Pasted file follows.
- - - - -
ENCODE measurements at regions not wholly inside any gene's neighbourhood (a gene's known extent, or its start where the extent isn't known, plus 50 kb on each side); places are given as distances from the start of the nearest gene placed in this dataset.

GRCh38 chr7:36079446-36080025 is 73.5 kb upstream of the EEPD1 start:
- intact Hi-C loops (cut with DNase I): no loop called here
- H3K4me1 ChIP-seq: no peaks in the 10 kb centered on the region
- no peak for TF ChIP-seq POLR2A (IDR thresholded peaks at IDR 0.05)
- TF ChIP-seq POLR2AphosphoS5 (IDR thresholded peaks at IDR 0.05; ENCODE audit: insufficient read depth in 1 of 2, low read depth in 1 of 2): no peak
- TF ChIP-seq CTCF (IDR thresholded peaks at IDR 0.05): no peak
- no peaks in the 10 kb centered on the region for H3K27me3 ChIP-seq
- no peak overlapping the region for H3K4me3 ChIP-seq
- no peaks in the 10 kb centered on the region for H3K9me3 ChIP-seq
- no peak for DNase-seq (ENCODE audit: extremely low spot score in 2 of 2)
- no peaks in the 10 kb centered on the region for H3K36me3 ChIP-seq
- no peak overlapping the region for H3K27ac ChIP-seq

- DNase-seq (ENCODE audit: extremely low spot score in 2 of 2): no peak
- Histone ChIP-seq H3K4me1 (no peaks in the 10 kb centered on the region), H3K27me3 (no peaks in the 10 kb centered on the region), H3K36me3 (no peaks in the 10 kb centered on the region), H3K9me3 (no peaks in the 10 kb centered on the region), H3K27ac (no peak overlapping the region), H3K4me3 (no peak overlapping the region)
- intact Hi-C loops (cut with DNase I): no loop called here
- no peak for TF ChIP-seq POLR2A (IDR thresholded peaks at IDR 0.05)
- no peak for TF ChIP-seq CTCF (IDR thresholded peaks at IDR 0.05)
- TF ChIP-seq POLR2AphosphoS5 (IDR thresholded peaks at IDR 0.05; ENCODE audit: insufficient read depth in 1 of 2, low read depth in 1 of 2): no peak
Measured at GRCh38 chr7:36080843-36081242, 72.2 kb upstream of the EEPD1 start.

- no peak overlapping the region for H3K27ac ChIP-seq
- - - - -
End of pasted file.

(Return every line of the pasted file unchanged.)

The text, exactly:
ENCODE measurements at regions not wholly inside any gene's neighbourhood (a gene's known extent, or its start where the extent isn't known, plus 50 kb on each side); places are given as distances from the start of the nearest gene placed in this dataset.

GRCh38 chr7:36079446-36080025 is 73.5 kb upstream of the EEPD1 start:
- intact Hi-C loops (cut with DNase I): no loop called here
- H3K4me1 ChIP-seq: no peaks in the 10 kb centered on the region
- no peak for TF ChIP-seq POLR2A (IDR thresholded peaks at IDR 0.05)
- TF ChIP-seq POLR2AphosphoS5 (IDR thresholded peaks at IDR 0.05; ENCODE audit: insufficient read depth in 1 of 2, low read depth in 1 of 2): no peak
- TF ChIP-seq CTCF (IDR thresholded peaks at IDR 0.05): no peak
- no peaks in the 10 kb centered on the region for H3K27me3 ChIP-seq
- no peak overlapping the region for H3K4me3 ChIP-seq
- no peaks in the 10 kb centered on the region for H3K9me3 ChIP-seq
- no peak for DNase-seq (ENCODE audit: extremely low spot score in 2 of 2)
- no peaks in the 10 kb centered on the region for H3K36me3 ChIP-seq
- no peak overlapping the region for H3K27ac ChIP-seq

- DNase-seq (ENCODE audit: extremely low spot score in 2 of 2): no peak
- Histone ChIP-seq H3K4me1 (no peaks in the 10 kb centered on the region), H3K27me3 (no peaks in the 10 kb centered on the region), H3K36me3 (no peaks in the 10 kb centered on the region), H3K9me3 (no peaks in the 10 kb centered on the region), H3K27ac (no peak overlapping the region), H3K4me3 (no peak overlapping the region)
- intact Hi-C loops (cut with DNase I): no loop called here
- no peak for TF ChIP-seq POLR2A (IDR thresholded peaks at IDR 0.05)
- no peak for TF ChIP-seq CTCF (IDR thresholded peaks at IDR 0.05)
- TF ChIP-seq POLR2AphosphoS5 (IDR thresholded peaks at IDR 0.05; ENCODE audit: insufficient read depth in 1 of 2, low read depth in 1 of 2): no peak
Measured at GRCh38 chr7:36080843-36081242, 72.2 kb upstream of the EEPD1 start.

- no peak overlapping the region for H3K27ac ChIP-seq